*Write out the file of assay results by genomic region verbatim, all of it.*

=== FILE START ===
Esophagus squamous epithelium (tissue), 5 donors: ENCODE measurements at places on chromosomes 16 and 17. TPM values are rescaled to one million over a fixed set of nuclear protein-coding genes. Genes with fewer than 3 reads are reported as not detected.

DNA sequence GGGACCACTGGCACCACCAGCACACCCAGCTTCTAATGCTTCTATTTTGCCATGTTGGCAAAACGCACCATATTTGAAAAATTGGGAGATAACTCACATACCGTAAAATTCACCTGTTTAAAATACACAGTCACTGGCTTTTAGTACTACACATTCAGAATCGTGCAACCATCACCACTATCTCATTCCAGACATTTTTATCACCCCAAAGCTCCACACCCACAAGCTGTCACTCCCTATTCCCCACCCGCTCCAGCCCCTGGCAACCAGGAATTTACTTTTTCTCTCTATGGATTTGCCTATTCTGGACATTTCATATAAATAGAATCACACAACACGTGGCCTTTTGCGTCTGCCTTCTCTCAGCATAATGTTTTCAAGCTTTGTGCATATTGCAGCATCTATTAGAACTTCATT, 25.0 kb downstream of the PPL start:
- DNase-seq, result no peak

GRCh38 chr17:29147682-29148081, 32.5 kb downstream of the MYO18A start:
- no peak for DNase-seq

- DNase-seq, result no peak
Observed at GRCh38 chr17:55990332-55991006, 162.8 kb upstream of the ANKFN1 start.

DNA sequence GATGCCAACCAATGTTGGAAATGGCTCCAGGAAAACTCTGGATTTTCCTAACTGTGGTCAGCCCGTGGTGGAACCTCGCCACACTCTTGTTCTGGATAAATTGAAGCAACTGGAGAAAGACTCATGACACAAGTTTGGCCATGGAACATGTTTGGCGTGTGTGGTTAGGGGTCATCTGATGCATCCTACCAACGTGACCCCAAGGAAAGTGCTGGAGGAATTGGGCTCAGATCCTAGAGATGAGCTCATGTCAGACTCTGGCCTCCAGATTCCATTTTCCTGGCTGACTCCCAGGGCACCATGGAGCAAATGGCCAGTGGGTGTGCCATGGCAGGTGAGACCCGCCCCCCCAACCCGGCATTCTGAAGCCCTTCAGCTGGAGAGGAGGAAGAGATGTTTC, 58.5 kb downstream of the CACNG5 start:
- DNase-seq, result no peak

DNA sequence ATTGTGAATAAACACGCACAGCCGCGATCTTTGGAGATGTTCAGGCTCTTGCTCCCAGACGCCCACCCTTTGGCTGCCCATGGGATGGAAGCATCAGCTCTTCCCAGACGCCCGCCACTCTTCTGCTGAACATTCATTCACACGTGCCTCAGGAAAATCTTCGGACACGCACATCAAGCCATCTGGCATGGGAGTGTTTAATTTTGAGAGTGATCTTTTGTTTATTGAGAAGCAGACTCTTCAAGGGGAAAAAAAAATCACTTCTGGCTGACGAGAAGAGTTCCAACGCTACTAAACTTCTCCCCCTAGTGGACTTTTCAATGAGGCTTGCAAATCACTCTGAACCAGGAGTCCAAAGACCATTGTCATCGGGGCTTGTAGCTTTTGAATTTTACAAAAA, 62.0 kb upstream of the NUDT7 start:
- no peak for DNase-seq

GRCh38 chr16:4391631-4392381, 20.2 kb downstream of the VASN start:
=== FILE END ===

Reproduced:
Esophagus squamous epithelium (tissue), 5 donors: ENCODE measurements at places on chromosomes 16 and 17. TPM values are rescaled to one million over a fixed set of nuclear protein-coding genes. Genes with fewer than 3 reads are reported as not detected.

DNA sequence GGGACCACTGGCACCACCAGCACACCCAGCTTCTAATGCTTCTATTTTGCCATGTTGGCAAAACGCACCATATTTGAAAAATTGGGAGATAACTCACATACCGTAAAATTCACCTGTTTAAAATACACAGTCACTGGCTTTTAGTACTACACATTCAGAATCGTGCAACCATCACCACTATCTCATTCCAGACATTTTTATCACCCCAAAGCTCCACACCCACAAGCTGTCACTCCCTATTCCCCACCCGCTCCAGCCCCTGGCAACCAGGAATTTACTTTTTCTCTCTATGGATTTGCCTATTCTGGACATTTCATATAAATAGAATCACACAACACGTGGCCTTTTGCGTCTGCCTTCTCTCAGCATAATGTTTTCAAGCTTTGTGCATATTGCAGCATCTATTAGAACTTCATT, 25.0 kb downstream of the PPL start:
- DNase-seq, result no peak

GRCh38 chr17:29147682-29148081, 32.5 kb downstream of the MYO18A start:
- no peak for DNase-seq

- DNase-seq, result no peak
Observed at GRCh38 chr17:55990332-55991006, 162.8 kb upstream of the ANKFN1 start.

DNA sequence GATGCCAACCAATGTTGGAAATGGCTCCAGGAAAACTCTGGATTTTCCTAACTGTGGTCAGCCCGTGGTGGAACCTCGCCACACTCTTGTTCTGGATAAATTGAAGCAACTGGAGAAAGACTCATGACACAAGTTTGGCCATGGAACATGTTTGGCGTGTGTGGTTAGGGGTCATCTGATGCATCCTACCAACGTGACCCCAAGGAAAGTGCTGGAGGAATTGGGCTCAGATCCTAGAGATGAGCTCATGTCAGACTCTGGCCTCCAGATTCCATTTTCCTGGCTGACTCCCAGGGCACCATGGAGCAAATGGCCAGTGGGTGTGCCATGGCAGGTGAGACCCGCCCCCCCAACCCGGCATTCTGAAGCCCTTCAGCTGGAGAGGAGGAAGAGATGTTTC, 58.5 kb downstream of the CACNG5 start:
- DNase-seq, result no peak

DNA sequence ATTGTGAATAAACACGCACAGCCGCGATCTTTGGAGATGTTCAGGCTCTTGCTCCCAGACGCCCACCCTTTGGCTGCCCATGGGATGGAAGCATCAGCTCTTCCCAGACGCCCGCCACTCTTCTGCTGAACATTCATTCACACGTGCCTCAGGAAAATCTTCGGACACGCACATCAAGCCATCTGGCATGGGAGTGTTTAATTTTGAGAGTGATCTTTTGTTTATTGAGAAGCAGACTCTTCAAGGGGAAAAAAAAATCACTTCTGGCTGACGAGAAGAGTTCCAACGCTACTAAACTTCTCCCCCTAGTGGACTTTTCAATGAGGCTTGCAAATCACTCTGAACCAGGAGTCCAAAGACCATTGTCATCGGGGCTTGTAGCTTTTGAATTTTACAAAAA, 62.0 kb upstream of the NUDT7 start:
- no peak for DNase-seq

GRCh38 chr16:4391631-4392381, 20.2 kb downstream of the VASN start: